In Salesloft's State of Revenue Engagement Benchmark Report, 80% of companies rely on their CRM for forecasting, and 50% use spreadsheets. In fact, CRM is cited as the primary tool for a lot of sales activity. Neither of these - CRM or spreadsheets - is the right choice for a lot of sales development work. 

Now, companies are working to strip down their bloated tech stacks, consolidating to save costs but, more importantly, to improve processes and manage business better. That means clean, integrated data (a system of record) and AI-powered seller workflows (a system of engagement), according to Obrand: 

The key is to create bookends in your tech stack with CRM – your system of record – on one side, and a system of engagement on the other side. This system of engagement must be designed and implemented in a manner that provides both insights regarding buyer behavior, while simultaneously guiding the sellers to the appropriate and proven actions that will maximize the potential outcomes. Simplify the tech stack and provide the sellers with a platform they can "live in" throughout the day that provides the data, insights, and tools to execute on all tasks throughout the customer lifecycle.

Helping IBM and other enterprises bring AI to revenue workflow

So, we know there are challenges. Is that why bringing AI into a seller's workflow platform is so important? Obrand pitches: 

We spend more than 2,000 hours a year working, but all the studies show that sellers spend less than a third of that time with their prospects and customers. As a result of our partnership with IBM, our shared customers will be able to harness the power of AI to optimize their day with prioritized workflows, more accurately predict customer behavior, identify potential risks and deal gaps, and achieve their desired business outcomes quicker.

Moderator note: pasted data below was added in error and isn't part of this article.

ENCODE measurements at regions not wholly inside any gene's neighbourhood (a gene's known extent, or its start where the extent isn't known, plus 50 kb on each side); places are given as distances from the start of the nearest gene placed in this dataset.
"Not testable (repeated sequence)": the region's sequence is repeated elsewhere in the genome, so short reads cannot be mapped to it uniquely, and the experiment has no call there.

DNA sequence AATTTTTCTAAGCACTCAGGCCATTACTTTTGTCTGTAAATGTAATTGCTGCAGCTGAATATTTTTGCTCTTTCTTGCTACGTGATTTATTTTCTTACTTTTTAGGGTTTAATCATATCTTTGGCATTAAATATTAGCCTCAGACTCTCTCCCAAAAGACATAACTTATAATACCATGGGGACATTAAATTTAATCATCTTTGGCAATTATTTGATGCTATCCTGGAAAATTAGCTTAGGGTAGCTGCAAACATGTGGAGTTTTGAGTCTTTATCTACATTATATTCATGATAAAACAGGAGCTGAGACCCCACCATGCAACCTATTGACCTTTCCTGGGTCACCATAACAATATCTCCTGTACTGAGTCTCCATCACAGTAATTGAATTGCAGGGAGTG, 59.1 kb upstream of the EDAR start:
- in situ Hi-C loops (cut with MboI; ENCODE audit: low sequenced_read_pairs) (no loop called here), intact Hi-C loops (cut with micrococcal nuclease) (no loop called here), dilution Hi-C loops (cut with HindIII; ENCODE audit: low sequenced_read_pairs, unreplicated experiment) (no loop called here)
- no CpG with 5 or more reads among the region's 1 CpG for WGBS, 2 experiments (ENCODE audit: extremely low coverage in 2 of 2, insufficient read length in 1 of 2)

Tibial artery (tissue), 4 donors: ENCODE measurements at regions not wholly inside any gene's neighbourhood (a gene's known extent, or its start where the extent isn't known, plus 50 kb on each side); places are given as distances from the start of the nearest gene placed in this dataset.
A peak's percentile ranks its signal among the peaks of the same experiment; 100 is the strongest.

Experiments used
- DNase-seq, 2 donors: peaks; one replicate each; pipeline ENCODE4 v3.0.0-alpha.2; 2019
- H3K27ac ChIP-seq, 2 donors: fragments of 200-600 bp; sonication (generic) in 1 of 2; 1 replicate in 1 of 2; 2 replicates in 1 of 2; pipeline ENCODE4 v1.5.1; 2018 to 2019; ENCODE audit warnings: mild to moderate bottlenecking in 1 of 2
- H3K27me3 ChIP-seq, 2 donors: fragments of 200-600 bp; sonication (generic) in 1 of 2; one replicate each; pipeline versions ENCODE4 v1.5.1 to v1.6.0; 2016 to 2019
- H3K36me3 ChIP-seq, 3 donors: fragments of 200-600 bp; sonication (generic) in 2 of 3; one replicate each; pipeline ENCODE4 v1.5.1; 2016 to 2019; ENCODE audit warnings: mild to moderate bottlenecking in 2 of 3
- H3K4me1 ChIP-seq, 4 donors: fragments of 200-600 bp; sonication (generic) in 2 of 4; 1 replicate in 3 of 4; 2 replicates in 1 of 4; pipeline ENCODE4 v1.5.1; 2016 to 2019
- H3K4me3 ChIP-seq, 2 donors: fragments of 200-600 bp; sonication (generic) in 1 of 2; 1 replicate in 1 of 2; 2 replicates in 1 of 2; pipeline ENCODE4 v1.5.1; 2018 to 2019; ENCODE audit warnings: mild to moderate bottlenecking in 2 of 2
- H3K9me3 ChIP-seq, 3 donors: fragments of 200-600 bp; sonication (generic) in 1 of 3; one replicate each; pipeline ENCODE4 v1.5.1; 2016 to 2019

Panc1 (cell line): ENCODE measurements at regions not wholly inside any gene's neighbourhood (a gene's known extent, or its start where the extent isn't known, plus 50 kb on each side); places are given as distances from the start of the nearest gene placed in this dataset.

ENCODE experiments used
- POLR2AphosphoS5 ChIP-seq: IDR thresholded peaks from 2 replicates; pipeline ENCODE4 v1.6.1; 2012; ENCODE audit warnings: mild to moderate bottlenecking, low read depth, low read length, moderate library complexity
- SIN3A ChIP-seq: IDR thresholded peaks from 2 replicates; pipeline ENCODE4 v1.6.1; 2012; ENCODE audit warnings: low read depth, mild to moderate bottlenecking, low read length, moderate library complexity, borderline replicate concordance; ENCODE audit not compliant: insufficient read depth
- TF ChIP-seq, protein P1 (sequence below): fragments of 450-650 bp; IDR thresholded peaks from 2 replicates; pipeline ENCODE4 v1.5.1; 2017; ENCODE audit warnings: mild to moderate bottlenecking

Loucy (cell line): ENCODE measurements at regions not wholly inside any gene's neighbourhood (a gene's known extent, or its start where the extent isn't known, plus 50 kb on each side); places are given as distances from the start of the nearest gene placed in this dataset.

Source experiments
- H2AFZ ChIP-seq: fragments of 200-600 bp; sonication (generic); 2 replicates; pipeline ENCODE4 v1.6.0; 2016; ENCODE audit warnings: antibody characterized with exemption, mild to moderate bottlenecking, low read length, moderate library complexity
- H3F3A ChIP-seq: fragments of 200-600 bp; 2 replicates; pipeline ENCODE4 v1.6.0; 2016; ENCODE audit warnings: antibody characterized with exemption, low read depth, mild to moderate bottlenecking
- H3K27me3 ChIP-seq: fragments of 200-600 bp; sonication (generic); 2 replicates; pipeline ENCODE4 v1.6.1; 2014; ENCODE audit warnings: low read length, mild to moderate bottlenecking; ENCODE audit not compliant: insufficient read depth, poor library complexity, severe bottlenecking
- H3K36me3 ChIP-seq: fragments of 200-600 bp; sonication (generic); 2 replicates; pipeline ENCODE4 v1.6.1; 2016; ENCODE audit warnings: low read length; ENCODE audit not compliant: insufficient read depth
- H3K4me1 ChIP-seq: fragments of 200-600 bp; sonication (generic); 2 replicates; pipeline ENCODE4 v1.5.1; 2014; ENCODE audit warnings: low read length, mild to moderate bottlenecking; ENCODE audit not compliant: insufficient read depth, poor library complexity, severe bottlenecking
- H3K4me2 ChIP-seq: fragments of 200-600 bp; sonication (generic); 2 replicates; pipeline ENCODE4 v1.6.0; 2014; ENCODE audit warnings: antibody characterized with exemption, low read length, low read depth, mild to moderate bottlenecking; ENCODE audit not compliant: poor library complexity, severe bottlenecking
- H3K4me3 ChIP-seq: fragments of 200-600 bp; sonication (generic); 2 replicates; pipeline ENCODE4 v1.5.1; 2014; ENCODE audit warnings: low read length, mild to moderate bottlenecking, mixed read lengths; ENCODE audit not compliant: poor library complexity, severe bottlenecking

As to how integrating IBM watsonx impacts Salesloft's own AI engine:

IBM is a trusted brand and we know that trust matters to enterprise buyers. While we are building a version of the Salesloft platform with watsonx embedded, it doesn't change the core capabilities of our platform. IBM's revenue team will use the watsonx version of Salesloft and it will also be an available option to IBM customers who choose it.

We have architected Salesloft Rhythm to be plug and play for the enterprise because we want to  ensure that all of our enterprise customers that have massive investments in the big AI providers don't have to diverge from those investments as they leverage our platform.

IBM became a Salesloft customer in 2018, starting with one specific division's SDRs/BDRs. Then, they expanded the platform's use to their AEs. The platform is being rolled out to their entire revenue organization in over 30 countries. Obrand concludes: 

The success they've had using our platform in their digital sales division was the driver behind this expansion which now is being rolled out wall-to-wall across their entire revenue organization in more than 30 countries.

My take

A huge benefit of Salesloft's platform is that it can integrate with different systems, and AI engines are no exception. Many enterprise companies are building large language models (LLMs) using their own data and leveraging AI and NLP to mine the data for more accurate decision-making. Leveraging the work they've already done within Salesloft would be a key decision in using the platform. 

And for those that aren't doing this AI work or are IBM customers, they have the capabilities already in Salesloft, using either watsonx or Conductor AI. 

Maybe the bigger point is that revenue teams - which include marketing, sales, and customer success people - need AI to help them identify the right places to focus their time and effort. They also need a more streamlined toolset. The days of jumping from system to system to figure things out are ending as these new systems bring everything together under one roof.